65. Sorry, I’m still missing why using a “TV-B-Gone” necessarily expresses “The desire to feel morally and intellectually superior to one’s peers.” I watch a lot of TV, but I don’t have an issue with this device. Seems like some people are pretty sensitive about others condescending to them. TV-B-Gone is primarily about shutting up an annoying TV. If I go into your house and turn off your TV because you’re watching “The Simple Life”, then the ragers against the ultrasophisticated would have a point. But if I’m sitting in a lobby of a bus station and no one else is watching – has any harm been done? If I’m waiting for the bus, I can’t LEAVE. Doesn’t my right not to be annoyed trump the right of a television to be on for no reason? I’m not destroying anyone’s physical property. And despite all the anti-leftoid ranting, I think it’s far more likely that conservatives will be using this device to turn off “indecent material” when their kids are around. Finally, while turning off a Red Sox game in the 9th inning in a Boston bar is plain evil, turning off a Yankees game in a New York bar is hilarious. Just a matter of perspective.

  66. But if I’m sitting in a lobby of a bus station and no one else is watching – has any harm been done?

    If no one is watching then why do you need a secret device to switch off the TV? Just walk up and turn it off. The only reason you need a secret device is to furitively turn it off whether anyone is watching or not. Are you considerate it enough to turn the TV back on for the next group of people who want to watch it after your bus arrives?

    And despite all the anti-leftoid ranting, I think it’s far more likely that conservatives will be using this device to turn off “indecent material” when their kids are around.

    You’re right. It’s OK to be a censor because republicans do it too, and we all know they’re always right.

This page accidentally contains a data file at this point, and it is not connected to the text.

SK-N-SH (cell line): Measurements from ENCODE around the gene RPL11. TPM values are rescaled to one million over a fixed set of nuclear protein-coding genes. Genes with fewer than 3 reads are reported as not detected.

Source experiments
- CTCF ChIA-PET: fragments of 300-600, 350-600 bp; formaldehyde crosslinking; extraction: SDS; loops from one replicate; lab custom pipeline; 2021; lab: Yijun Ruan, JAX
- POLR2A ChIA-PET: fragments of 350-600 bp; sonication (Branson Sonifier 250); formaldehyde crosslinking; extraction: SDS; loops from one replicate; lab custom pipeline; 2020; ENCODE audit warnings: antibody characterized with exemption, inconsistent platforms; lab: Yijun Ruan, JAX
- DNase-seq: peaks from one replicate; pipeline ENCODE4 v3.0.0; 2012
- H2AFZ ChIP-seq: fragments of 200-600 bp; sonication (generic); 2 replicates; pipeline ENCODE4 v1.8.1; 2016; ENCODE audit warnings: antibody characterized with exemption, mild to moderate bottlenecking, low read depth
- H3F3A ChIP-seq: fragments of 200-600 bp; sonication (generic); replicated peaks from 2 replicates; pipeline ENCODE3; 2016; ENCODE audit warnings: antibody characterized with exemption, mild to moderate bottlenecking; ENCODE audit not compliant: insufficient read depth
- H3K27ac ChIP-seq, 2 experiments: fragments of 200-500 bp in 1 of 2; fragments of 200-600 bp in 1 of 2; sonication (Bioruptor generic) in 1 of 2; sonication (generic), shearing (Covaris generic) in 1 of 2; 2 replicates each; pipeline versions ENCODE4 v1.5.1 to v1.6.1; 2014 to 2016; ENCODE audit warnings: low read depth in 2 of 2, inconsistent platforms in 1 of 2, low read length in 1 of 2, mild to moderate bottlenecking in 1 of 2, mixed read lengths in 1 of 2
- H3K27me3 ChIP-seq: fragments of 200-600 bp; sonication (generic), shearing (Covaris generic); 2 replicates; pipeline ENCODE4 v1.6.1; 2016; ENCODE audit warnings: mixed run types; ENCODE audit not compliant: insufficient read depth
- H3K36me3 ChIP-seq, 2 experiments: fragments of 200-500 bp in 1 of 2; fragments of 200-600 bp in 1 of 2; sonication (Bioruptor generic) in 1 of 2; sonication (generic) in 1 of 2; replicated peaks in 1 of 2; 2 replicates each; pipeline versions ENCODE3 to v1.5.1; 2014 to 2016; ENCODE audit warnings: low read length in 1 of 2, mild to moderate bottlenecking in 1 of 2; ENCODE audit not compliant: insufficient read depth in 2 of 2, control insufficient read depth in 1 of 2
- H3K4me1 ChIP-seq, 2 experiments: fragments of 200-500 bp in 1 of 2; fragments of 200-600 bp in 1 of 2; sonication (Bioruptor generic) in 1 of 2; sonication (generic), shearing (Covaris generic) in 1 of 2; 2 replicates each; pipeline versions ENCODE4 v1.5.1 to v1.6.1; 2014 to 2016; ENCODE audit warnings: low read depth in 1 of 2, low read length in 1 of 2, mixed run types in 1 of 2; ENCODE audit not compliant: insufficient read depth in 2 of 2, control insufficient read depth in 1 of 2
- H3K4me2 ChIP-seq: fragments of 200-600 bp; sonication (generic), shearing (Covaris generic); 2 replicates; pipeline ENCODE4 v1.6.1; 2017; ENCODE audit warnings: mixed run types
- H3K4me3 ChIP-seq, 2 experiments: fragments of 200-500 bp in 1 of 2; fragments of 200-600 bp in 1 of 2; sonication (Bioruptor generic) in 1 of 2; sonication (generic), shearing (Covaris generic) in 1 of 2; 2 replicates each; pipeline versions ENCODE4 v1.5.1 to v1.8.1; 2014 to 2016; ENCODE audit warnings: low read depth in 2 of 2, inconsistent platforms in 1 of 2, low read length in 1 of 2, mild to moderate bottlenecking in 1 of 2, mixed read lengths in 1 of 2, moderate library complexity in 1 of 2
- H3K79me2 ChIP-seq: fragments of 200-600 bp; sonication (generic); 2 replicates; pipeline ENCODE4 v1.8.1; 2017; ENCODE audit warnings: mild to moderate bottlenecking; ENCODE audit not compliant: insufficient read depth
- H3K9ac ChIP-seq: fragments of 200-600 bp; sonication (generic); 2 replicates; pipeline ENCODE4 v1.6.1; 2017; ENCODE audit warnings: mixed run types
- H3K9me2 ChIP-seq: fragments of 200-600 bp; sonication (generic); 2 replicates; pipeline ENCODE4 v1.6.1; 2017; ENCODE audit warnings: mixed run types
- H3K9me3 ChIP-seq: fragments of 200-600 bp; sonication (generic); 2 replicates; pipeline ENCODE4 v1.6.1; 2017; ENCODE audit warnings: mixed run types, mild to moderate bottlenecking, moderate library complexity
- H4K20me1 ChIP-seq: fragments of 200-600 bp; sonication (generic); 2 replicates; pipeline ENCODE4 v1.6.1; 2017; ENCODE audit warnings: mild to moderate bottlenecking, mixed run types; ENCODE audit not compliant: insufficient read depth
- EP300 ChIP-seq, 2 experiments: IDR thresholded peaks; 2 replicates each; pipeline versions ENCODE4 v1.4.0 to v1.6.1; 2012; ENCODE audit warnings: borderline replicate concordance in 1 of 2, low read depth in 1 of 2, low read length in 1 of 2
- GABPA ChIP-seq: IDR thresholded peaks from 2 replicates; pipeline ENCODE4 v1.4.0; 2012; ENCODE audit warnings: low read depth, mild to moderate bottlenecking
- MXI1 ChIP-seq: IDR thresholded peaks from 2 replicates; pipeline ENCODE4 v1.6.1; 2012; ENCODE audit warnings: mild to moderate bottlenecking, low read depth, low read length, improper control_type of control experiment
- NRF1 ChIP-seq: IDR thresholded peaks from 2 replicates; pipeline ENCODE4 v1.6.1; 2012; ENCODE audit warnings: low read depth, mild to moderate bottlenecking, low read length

67. Vanya, I think I answered your question with my previous post… Never liked Adbusters. The Adbusters vibe is basically, like much left-wing nuttery, ripe with the stench of an evil Stuart Smalley: “Because I’m smarter than you, I have better taste than you, and darn it, I know how you should live better than you do.”

    If it makes you feel any better, there’s plenty of the same vibe coming from right-wing nuttery as well. But Adbusters is definitely leftist, anti-capitalist nuttery, so I used left-wing in my rant.

    And Minor Threat pretty well nails the whole needing a secret device to do it instead of just asking someone who works there to turn it off or turning it off yourself. You’ll only be told no (usually) if there are other people who ARE watching it.

  68. TV-B-Gone is primarily about shutting up an annoying TV.

    It is primarily about secrecy. Who are you trying to kid?

  69. “Your rights stop where my EARS begin.”

    I’m sorry, but that is fucking hilarious.

  70. So whenever you speak at all within audible range of another human being you are violating their rights?

    Can I use that one on Chomsky?

  71. headphones or earplugs can help with noise levels. no fancy ipod required.